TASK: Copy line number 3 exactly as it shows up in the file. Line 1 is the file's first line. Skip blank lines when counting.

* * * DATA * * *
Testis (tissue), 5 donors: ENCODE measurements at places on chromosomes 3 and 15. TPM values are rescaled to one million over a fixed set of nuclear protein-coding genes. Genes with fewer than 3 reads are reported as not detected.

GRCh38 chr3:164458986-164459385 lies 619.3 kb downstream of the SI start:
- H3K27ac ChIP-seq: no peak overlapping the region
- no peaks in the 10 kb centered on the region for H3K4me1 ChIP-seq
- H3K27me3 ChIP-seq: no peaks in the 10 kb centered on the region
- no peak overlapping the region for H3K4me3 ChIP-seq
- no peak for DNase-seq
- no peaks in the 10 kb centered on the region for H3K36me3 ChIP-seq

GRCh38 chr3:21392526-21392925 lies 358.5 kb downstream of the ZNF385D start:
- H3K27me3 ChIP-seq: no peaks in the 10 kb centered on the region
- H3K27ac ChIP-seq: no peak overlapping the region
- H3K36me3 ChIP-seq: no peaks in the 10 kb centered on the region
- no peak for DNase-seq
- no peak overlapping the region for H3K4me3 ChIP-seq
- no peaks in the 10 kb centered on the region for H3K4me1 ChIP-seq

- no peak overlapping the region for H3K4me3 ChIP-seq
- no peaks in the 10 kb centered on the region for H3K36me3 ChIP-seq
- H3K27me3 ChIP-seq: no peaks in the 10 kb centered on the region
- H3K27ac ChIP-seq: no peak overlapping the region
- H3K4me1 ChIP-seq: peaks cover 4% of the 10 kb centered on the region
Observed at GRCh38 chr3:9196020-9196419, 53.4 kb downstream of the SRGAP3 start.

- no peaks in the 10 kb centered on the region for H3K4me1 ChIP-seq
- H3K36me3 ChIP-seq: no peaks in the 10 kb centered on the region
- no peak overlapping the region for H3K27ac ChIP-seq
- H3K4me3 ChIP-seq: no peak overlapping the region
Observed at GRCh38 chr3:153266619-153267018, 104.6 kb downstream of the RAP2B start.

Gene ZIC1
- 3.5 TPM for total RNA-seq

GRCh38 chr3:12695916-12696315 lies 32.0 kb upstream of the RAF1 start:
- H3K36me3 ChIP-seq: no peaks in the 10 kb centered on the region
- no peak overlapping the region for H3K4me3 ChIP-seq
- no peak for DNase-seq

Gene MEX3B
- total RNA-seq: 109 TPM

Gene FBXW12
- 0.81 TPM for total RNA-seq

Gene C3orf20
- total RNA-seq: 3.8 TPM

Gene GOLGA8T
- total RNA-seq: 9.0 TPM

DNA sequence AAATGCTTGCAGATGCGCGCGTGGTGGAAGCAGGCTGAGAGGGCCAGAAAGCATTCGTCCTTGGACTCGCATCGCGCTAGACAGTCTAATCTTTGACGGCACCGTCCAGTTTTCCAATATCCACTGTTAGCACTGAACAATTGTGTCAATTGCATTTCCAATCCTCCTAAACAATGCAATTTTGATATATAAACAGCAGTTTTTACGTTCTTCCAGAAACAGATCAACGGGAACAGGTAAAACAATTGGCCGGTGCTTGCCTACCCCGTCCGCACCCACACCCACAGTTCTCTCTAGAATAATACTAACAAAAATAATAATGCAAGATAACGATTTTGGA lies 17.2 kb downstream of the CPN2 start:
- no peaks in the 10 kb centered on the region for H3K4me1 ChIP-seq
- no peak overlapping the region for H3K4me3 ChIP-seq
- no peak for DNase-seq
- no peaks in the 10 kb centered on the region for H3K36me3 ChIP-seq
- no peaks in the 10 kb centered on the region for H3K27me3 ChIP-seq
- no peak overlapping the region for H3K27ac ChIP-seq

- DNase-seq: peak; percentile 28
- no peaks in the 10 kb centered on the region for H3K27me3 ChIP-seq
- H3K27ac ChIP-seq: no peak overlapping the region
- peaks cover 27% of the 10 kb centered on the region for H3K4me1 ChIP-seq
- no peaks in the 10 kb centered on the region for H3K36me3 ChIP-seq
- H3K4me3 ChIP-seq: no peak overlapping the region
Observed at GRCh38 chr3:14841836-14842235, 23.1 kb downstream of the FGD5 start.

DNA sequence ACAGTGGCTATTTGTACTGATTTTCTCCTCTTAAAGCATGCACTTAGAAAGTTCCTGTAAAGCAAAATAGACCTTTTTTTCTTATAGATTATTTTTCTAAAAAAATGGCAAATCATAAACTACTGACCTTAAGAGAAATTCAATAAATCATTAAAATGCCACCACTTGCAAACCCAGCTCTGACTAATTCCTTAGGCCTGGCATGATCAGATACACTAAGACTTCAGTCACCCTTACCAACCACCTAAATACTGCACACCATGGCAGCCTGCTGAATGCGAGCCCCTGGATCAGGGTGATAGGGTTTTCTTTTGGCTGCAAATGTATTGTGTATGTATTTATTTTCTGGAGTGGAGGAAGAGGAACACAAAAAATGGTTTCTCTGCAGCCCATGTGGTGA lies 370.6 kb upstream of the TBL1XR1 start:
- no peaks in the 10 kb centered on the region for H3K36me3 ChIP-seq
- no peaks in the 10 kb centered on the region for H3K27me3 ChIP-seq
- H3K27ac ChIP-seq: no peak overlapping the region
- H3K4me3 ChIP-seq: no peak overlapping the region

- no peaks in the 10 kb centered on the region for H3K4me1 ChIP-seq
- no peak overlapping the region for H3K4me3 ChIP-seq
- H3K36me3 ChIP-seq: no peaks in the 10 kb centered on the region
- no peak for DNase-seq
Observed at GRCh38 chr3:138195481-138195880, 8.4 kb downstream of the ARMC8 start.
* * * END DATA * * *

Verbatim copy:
- H3K27ac ChIP-seq: no peak overlapping the region